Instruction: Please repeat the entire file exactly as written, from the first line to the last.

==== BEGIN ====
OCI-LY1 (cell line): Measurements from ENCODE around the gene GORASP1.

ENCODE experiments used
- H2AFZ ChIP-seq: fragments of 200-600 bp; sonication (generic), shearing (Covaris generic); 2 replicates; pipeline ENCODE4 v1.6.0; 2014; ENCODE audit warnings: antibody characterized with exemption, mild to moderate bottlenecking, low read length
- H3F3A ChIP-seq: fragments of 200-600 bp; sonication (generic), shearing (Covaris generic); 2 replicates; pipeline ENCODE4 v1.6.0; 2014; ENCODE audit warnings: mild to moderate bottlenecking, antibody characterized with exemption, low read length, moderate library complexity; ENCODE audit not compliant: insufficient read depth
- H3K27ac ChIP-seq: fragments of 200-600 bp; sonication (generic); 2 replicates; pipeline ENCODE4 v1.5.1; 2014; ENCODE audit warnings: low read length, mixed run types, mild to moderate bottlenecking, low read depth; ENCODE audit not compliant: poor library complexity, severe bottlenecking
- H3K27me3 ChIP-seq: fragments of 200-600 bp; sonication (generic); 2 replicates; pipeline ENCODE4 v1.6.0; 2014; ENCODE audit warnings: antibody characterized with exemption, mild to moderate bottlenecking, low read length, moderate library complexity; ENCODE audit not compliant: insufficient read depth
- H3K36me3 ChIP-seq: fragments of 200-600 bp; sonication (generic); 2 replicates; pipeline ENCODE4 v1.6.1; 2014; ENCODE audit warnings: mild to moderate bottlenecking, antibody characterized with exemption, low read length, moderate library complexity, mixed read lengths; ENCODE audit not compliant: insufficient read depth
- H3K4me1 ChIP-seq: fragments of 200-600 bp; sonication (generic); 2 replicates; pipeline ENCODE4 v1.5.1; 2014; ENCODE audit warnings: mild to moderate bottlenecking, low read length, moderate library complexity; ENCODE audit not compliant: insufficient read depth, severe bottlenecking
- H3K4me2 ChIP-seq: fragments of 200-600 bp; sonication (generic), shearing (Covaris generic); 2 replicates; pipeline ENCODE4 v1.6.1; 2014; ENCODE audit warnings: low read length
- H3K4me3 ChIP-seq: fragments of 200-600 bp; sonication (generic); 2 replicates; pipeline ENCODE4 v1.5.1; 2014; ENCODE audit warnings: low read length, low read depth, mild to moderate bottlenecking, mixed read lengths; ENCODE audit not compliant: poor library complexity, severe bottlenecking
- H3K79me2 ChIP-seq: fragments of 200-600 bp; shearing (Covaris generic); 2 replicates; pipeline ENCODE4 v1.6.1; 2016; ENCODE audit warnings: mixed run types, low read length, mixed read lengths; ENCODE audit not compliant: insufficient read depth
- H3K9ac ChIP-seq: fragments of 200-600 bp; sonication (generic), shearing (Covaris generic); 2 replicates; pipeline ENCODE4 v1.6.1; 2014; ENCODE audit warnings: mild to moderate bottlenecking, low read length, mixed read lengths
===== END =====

OCI-LY1 (cell line): Measurements from ENCODE around the gene GORASP1.

ENCODE experiments used
- H2AFZ ChIP-seq: fragments of 200-600 bp; sonication (generic), shearing (Covaris generic); 2 replicates; pipeline ENCODE4 v1.6.0; 2014; ENCODE audit warnings: antibody characterized with exemption, mild to moderate bottlenecking, low read length
- H3F3A ChIP-seq: fragments of 200-600 bp; sonication (generic), shearing (Covaris generic); 2 replicates; pipeline ENCODE4 v1.6.0; 2014; ENCODE audit warnings: mild to moderate bottlenecking, antibody characterized with exemption, low read length, moderate library complexity; ENCODE audit not compliant: insufficient read depth
- H3K27ac ChIP-seq: fragments of 200-600 bp; sonication (generic); 2 replicates; pipeline ENCODE4 v1.5.1; 2014; ENCODE audit warnings: low read length, mixed run types, mild to moderate bottlenecking, low read depth; ENCODE audit not compliant: poor library complexity, severe bottlenecking
- H3K27me3 ChIP-seq: fragments of 200-600 bp; sonication (generic); 2 replicates; pipeline ENCODE4 v1.6.0; 2014; ENCODE audit warnings: antibody characterized with exemption, mild to moderate bottlenecking, low read length, moderate library complexity; ENCODE audit not compliant: insufficient read depth
- H3K36me3 ChIP-seq: fragments of 200-600 bp; sonication (generic); 2 replicates; pipeline ENCODE4 v1.6.1; 2014; ENCODE audit warnings: mild to moderate bottlenecking, antibody characterized with exemption, low read length, moderate library complexity, mixed read lengths; ENCODE audit not compliant: insufficient read depth
- H3K4me1 ChIP-seq: fragments of 200-600 bp; sonication (generic); 2 replicates; pipeline ENCODE4 v1.5.1; 2014; ENCODE audit warnings: mild to moderate bottlenecking, low read length, moderate library complexity; ENCODE audit not compliant: insufficient read depth, severe bottlenecking
- H3K4me2 ChIP-seq: fragments of 200-600 bp; sonication (generic), shearing (Covaris generic); 2 replicates; pipeline ENCODE4 v1.6.1; 2014; ENCODE audit warnings: low read length
- H3K4me3 ChIP-seq: fragments of 200-600 bp; sonication (generic); 2 replicates; pipeline ENCODE4 v1.5.1; 2014; ENCODE audit warnings: low read length, low read depth, mild to moderate bottlenecking, mixed read lengths; ENCODE audit not compliant: poor library complexity, severe bottlenecking
- H3K79me2 ChIP-seq: fragments of 200-600 bp; shearing (Covaris generic); 2 replicates; pipeline ENCODE4 v1.6.1; 2016; ENCODE audit warnings: mixed run types, low read length, mixed read lengths; ENCODE audit not compliant: insufficient read depth
- H3K9ac ChIP-seq: fragments of 200-600 bp; sonication (generic), shearing (Covaris generic); 2 replicates; pipeline ENCODE4 v1.6.1; 2014; ENCODE audit warnings: mild to moderate bottlenecking, low read length, mixed read lengths